I have kind of been harping about doing activities to improve your fitness, and ramping up the intensity and/or duration as you get fitter; in short, the idea is to find your tolerance for pushing yourself (or being pushed), and always working to go a bit further or faster than before. That approach will usually yield increased performance.

A big part of this challenge – and one of the ideas behind this blog in the first place – is to increase awareness about Parkinson’s Disease. So here is a double-whammy.

Marilyn (see the story in the sidebar) has Parkinson’s Disease. It is a neurodegenerative disease in which key motor-regulating neural pathways begin to degenerate. This means that it becomes increasingly difficult for Parkinson’s sufferers to plan and control movement. One description Marilyn has mentioned and which has also been described in research literature and the media is that movements which used to be virtually automatic now require concerted effort. So, in addition to being physically much more difficult or even impossible, the mental effort required is much greater, and this can be exhausting all-around.

In spite of all this, or maybe even because of it, Marilyn elbowed her way into the fitness challenge last year and announced that she thought she would do some walking in her hallway. She started in January last year at 1 lap of her hallway. This burst of activity was followed by an intense rest on the couch! But she kept at it and, to quote the Monty Python villager who had reportedly been turned into a newt, she got better. And better. And better.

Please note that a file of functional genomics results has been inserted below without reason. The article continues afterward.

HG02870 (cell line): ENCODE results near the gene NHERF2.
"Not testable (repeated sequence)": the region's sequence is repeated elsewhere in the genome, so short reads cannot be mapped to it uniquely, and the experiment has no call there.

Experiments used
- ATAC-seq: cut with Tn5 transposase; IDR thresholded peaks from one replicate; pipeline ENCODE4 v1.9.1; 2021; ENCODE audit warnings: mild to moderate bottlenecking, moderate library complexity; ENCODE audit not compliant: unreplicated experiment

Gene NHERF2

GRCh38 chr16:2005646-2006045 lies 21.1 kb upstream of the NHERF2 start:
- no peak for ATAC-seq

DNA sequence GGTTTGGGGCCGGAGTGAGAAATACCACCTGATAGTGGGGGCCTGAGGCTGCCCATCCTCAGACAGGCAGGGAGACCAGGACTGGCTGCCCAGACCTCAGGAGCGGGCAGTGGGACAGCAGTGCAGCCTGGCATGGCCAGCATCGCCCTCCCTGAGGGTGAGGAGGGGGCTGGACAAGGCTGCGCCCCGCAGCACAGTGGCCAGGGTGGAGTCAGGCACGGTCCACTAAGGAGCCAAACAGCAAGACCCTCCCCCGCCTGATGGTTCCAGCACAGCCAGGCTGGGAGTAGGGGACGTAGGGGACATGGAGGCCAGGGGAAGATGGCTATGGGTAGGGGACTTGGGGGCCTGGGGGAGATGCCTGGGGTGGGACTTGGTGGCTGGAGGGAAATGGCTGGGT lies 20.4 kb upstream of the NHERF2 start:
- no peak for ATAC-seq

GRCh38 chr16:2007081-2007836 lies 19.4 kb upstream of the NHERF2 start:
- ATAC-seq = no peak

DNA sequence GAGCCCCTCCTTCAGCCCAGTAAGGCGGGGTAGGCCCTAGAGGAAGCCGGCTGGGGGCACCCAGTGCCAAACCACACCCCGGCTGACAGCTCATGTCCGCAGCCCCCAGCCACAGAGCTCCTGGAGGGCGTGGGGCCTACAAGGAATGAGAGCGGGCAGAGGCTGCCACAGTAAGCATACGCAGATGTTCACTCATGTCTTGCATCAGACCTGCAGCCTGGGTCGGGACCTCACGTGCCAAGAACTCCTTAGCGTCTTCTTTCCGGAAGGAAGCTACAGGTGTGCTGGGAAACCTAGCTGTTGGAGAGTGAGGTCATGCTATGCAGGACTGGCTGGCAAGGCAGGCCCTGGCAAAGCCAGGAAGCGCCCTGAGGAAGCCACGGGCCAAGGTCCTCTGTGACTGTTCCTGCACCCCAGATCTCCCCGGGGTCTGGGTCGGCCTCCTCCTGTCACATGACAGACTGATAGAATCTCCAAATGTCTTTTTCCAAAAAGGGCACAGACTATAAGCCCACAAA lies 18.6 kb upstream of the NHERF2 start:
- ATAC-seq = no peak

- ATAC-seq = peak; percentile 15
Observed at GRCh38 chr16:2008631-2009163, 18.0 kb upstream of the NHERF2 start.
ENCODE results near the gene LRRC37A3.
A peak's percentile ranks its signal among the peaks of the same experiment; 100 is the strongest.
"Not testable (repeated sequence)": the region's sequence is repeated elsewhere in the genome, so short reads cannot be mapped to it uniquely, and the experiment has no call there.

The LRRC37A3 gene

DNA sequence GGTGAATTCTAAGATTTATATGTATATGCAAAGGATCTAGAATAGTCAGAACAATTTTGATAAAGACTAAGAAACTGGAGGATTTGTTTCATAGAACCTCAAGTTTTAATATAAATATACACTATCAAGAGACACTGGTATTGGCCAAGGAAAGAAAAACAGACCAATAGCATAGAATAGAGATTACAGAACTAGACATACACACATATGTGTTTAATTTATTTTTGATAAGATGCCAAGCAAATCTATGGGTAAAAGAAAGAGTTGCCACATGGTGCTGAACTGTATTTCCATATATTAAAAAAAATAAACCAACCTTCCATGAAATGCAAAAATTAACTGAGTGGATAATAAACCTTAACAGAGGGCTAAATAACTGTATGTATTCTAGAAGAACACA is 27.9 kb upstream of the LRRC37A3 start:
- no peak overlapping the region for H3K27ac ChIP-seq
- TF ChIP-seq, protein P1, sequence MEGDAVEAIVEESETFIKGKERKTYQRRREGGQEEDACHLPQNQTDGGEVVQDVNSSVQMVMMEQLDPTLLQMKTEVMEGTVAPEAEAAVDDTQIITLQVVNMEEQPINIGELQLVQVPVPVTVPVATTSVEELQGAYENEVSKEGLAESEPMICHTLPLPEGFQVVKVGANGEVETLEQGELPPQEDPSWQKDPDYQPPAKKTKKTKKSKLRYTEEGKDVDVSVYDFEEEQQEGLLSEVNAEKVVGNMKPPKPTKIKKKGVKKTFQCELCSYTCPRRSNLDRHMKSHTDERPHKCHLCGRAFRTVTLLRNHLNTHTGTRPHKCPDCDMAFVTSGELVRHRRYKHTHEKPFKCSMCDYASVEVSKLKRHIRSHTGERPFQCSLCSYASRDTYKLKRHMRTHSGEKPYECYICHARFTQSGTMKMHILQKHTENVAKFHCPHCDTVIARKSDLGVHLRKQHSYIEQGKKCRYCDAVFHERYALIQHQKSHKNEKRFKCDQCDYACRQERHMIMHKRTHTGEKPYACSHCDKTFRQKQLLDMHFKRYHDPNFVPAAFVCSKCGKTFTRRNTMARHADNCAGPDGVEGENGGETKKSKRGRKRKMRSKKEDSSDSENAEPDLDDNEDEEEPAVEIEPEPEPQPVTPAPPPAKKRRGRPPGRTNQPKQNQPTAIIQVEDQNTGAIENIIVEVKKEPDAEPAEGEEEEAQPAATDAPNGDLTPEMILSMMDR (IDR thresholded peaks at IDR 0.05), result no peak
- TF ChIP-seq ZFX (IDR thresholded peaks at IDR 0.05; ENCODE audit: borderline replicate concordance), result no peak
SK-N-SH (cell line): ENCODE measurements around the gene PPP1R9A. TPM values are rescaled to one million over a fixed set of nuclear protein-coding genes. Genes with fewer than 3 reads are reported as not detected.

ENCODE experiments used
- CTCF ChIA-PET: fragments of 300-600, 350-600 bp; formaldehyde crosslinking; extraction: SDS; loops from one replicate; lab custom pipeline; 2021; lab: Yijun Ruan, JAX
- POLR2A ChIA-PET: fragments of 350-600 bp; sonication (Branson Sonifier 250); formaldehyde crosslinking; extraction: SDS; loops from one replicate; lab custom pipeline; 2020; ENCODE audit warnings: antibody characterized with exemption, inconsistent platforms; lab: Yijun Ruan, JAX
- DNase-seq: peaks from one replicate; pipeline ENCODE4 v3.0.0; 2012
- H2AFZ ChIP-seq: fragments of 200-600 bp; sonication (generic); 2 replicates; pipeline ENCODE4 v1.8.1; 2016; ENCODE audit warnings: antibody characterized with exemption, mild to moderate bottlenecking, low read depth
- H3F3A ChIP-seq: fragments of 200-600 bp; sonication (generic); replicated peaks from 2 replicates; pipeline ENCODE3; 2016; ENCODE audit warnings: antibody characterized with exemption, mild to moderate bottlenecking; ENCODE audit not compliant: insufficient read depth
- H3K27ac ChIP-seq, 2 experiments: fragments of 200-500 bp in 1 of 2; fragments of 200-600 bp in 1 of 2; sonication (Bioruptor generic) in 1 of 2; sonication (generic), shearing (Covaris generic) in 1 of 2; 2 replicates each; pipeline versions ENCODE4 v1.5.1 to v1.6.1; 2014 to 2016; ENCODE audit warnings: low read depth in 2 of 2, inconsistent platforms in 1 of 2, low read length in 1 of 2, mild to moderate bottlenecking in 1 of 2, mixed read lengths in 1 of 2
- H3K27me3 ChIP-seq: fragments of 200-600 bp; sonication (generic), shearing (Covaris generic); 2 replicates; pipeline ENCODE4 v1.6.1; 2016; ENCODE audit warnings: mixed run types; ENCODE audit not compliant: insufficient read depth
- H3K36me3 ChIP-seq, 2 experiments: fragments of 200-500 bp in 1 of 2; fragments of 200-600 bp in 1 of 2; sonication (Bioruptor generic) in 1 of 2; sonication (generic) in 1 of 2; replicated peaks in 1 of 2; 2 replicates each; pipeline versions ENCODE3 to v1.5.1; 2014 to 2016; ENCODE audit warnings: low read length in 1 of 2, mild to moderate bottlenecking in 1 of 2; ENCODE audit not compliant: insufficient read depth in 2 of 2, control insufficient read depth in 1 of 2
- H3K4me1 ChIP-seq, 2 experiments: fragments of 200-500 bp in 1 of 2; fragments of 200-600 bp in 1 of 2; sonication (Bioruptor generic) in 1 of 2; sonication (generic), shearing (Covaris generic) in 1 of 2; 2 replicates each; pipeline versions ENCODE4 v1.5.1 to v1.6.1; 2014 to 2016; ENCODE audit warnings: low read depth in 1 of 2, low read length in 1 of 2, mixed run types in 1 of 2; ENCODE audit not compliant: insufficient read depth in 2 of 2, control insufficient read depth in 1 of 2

Here’s her data from last year, compared with this year:
February 2016 – Week 1:
22 laps (8 laps = 1 km) –> 2.75km

February 2017 – Week 1:
56 laps (8 laps = 1 km) –> 7.0 km

Quantitatively, her 2017 Week 1 results are more than 2.5 times farther than her 2016 Week 1 results. Qualitatively, there is almost no comparison, as she feels so much better all-around. I’ll let her tell that story, but if you do the math, it is clear that, in spite of this progressive disease, Marilyn has significantly improved her capacity for activity. Along with it, she has reclaimed a massive improvement in quality of life.

If you have Parkinson’s Disease, my encouragement and challenge to you is to first talk with your doctor to find out what kinds of activities you can safely do. Then, with whatever support you require, engage in an activity, starting with small, manageable “doses” of activity. Find a physiotherapist or fitness expert who can guide you, and – whatever your abilities allow – GO FOR IT!

If you don’t have Parkinson’s Disease, my encouragement and challenge is to do whatever things you can to manage your own wellness, and do whatever things you can to support Parkinson’s research. You can participate in this annual fitness challenge. You can donate to the Royal University Hospital Foundation (Dr. Rajput Endowment). You can participate in other Parkinson’s fundraisers. You can spread the word and even promote this blog by emailing the link to other friends or posting on social media.

When you do the math, you can see that all of us doing what we can definitely adds up.